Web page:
The baseline characteristics were similar between the 2 arms, control & TVR. In the TVR arm there were 10% African-Americans (n=10) and in the control arm there were 12% African-Americans. Baseline viral load was 6.6 log IU/mL (10 million IU/mL) in the TVR arm and 6.7 in the Control arm. 85% of patients had viral load >800,000 IU/mL.
WEEK 4 HCV RNA RESULTS
Percent with Rapid Viral Response (<10 IU/mL or <30 IU/mL)
79% in the TVR triple drug arm had <10 IU/mL at week 4 compared to 11% in the Peg/RBV control arm (p<0.001). 88% in the TVR triple drug regimen achieved <30 IU/mL at week 4 compared to 16% in the Control arm (p<0.001). This was ITT analysis so patients who discontinued before week 4 were counted as non-RVR.
WEEK 12 HCV RNA RESULTS
Using the same ITT analysis at week 12, 70% in the TVR triple drug group had <10 IU/mL compared with 39% taking Peg/RBV (p<0.001). Using If the last on-treatment HCV RNA value carried forward, 85% in the TVR triple drug group had <10 IU/mL compared to 43% in the control group Peg/RBV (p<0.001).
Definition: During the first 12 weeks of treatment either a 1-log HCV increase from nadir, or >100 Iu/mL after becoming undetectable.
14 subjects experienced viral breakthrough:
2 in the control group (3%)
12 in the TVR groups (7%)
--all but one breakthrough in the TVR groups occurred within the first month
--9 of 12 were never undetectable
sequencing for genotypic resistance in progress
GROUP D ("12 week arm")
20 patients were randomized to this arm and 3 dropped out before drug dosing so they were not counted.
17 received at least 1 dose of study drug
1 withdrew consent at week 1
16 had undetectable HCV RNA during treatment
3 discontinued for adverse events. (All these patients relapsed)
13 completed 12 weeks of TVR/peg/RBV
4 did not have an RVR at week 4 (all patients had <30 IU/mL although >10 IU/mL but according to study protocol they could not truncate their therapy at 12 weeks)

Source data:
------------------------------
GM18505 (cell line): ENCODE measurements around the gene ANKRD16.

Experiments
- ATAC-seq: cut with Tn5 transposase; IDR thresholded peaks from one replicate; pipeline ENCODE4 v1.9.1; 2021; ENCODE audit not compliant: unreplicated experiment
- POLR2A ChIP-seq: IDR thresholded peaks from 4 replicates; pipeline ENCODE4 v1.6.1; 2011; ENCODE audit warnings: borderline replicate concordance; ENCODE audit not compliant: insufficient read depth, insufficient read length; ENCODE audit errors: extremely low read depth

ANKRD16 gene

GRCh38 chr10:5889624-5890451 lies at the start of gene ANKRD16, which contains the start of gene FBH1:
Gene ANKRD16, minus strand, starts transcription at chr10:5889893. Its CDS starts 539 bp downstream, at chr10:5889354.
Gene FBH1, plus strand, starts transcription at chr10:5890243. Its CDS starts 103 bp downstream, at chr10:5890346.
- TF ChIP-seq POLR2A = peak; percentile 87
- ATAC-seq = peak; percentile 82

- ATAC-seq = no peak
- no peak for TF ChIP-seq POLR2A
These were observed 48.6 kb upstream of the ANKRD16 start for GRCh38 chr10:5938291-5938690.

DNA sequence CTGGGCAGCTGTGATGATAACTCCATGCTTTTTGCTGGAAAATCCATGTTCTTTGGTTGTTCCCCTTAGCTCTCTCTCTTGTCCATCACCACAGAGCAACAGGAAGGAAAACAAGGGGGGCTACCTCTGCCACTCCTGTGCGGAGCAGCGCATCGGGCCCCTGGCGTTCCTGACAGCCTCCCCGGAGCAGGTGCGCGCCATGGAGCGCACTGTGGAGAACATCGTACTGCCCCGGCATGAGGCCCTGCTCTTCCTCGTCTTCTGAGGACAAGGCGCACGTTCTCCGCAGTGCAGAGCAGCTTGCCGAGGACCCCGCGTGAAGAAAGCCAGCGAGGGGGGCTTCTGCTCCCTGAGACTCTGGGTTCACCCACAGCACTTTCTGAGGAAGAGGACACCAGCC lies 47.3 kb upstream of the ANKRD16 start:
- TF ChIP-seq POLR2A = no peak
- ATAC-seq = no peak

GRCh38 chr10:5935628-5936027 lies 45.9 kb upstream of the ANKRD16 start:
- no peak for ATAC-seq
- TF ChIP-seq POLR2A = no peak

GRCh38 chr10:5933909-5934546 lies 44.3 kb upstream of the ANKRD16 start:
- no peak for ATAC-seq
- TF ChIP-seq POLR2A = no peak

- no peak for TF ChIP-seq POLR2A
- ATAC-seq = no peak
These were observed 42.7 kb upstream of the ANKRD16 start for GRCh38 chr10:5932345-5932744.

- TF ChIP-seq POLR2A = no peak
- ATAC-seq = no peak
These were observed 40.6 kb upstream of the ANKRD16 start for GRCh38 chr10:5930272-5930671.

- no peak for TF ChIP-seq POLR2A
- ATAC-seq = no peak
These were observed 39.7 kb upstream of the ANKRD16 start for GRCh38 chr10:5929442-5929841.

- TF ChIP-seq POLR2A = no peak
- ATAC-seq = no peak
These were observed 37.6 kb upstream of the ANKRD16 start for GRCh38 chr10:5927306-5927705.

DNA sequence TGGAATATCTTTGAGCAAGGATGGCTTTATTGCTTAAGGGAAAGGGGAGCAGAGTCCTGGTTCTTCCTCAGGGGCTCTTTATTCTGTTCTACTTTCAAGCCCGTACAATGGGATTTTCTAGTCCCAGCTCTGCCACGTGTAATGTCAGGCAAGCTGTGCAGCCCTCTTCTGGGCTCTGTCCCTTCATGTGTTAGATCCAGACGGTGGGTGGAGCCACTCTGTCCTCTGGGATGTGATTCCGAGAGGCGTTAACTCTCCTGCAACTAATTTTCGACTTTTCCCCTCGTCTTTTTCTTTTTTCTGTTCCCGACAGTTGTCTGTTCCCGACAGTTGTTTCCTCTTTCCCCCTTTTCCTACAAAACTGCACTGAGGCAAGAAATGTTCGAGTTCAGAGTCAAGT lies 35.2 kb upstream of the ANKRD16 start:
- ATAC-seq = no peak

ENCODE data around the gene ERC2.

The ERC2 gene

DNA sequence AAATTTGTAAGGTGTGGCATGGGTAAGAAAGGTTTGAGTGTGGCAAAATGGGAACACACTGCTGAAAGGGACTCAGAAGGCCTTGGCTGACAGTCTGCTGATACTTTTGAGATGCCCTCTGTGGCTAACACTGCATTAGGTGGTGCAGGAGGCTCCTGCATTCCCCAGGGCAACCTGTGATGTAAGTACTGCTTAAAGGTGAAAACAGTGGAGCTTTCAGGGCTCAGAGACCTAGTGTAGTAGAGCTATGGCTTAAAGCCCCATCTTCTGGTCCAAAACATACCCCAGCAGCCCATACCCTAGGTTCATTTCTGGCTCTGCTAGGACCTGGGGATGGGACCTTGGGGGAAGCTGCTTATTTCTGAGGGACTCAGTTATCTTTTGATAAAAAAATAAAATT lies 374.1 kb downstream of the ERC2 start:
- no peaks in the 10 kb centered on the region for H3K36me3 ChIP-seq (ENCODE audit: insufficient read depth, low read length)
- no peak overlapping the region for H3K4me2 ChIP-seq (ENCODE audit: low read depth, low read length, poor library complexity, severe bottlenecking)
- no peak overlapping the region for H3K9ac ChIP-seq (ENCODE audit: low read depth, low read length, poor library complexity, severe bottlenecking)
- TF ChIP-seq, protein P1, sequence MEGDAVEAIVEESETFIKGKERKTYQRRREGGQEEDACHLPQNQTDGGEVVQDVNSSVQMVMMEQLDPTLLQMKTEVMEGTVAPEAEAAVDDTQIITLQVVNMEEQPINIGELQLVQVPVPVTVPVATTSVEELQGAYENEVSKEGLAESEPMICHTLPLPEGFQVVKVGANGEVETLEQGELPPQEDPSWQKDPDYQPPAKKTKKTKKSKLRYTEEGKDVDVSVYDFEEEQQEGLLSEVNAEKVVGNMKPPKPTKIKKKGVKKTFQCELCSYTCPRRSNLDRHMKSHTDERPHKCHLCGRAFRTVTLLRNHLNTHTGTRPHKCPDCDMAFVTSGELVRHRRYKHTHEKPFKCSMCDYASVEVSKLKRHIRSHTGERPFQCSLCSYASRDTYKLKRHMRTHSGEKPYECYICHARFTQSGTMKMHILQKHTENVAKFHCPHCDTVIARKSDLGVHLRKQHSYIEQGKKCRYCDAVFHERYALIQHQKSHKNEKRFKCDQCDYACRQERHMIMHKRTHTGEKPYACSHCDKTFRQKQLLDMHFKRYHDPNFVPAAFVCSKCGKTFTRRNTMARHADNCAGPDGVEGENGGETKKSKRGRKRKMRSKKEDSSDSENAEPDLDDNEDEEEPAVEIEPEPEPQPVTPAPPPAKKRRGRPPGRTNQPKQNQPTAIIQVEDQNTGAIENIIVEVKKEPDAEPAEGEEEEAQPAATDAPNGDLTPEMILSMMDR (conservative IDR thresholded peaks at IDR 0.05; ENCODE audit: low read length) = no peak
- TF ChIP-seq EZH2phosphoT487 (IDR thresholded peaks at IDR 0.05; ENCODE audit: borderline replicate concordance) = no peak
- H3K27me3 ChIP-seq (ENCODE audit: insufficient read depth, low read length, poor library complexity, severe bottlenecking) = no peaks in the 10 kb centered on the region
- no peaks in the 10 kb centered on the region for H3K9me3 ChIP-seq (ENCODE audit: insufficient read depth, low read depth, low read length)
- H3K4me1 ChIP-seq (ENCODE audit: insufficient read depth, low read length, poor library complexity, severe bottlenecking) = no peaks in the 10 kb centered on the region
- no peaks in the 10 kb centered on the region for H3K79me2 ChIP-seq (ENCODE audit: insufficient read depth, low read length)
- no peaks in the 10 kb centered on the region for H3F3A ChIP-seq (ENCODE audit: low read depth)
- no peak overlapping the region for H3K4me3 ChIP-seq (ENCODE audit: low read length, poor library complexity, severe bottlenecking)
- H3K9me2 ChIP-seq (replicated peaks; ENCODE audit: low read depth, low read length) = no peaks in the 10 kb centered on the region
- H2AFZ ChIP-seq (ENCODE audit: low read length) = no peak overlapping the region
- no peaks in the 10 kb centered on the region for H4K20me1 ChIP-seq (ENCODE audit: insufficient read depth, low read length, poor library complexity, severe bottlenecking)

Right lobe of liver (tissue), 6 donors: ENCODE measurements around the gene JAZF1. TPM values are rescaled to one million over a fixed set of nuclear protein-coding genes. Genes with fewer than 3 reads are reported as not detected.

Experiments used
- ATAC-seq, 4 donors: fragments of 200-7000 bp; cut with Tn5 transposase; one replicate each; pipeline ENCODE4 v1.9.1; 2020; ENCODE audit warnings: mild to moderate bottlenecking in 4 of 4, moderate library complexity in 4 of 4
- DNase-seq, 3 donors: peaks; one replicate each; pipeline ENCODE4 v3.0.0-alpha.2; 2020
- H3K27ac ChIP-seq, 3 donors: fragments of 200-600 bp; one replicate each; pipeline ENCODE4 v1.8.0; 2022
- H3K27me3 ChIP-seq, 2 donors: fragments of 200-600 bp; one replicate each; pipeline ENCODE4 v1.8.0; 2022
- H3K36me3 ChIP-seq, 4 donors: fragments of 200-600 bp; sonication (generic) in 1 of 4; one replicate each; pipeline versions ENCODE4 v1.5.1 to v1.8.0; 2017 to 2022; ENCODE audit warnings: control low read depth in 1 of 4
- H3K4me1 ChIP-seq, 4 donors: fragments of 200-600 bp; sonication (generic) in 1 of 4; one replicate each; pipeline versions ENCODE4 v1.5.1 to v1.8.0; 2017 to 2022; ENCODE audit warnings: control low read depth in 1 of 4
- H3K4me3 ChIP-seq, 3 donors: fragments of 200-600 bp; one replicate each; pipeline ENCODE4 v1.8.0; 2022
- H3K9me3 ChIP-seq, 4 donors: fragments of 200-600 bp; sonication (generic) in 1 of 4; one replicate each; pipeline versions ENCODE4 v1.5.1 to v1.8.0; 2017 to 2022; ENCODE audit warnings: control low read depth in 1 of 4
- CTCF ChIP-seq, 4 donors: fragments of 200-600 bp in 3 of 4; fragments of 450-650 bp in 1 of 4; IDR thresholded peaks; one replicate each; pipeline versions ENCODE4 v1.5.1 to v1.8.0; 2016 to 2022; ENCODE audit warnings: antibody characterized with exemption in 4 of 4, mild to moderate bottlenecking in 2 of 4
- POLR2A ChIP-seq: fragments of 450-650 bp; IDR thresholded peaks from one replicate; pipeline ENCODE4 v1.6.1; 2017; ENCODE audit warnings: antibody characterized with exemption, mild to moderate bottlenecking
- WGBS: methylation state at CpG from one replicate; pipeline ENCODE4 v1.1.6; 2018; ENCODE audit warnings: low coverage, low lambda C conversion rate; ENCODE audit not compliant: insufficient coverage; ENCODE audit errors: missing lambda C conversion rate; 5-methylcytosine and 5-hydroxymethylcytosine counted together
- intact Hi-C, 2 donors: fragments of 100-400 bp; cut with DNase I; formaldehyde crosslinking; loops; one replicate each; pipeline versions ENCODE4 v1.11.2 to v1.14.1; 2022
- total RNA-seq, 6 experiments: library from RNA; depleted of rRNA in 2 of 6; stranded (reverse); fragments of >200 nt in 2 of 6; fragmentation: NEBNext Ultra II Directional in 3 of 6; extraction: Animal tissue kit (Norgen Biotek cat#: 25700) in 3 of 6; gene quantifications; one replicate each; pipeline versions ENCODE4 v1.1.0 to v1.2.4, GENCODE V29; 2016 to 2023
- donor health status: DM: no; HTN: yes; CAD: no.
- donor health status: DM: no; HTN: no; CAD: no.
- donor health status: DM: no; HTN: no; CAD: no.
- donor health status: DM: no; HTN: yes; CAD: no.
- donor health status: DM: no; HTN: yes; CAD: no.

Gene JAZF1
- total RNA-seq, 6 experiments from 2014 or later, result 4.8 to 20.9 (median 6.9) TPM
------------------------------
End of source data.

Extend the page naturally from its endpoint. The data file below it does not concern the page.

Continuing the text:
9 met the RVR criteria and stopped all treatment at week 12.
6 remain undetectable 20 weeks after completion of therapy; they don't have 24 weeks yet. (2 of the 6 are African-American).
MOST COMMON ADVERSE EVENTS
There were 6 types of events that stood out as being at least 10% more common in the TVR arm than in the control arm: rash (53% vs 30%), nausea (50% vs 30%), pruritis (35% vs 20%), diarrhea (33% vs 20%), and anemia (22% vs 12).
Incidence of Rash by Maximum Severity
Median time to onset of severe rash was 62 days after first dose. Severe rash which was defined by the investigators was observed in 6% of the patients taking TVR. There were no cases of mucosal involvement or Stevens Johnson Syndrome. McHutchison said anecdotally most of these rashes have resolved within a month or two.
Most Common GI Disorders
The vast majority of cases of nausea or diarrhea were mild or moderate in severity: mild nausea-- 35% TVR, 25% Control; moderate nausea-- 9% TVR, 5% Control; severe nausea-- about 4% each arm. Diarrhea: mild: 25% TVR, 17% Control, moderate: 7% TVR, 4% Control; severe: about 1% TVR.
Mild anemia more common in those patients receiving a TVR regimen, while the incidence of more severe anemia was similar between the TVR & control arms. More than 50% of the cases were mild or grade 2 in severity: grade 1: <11 to 9.5 (40% TVR, 29% Control; grade 2: <9.5 to 8.0: 17% TVR, 9% Control; grade 3: <8 to 6.5: about 2% in each group: grade 4: <6.5 g/dL: about 1% in each arm. McHutchison added most declines in hemoglobin on TVR were one half to 1 gram.
Proportion of Patients Discontinuing Due to Adverse Event During the First 12 Weeks
11% (n=19) of 175 patients taking TVR vs 3% (n=2) of 75 patients in Control group.
--rash (7 patients)
--gastrointestinal disorders (2)
--cellulitis, dizziness, esophageal candidiasis, eye disorder, increased creatinine/BUN, mood disorder (1 each)
GI disorder (nausea, vomiting, diarrhea); anxiety.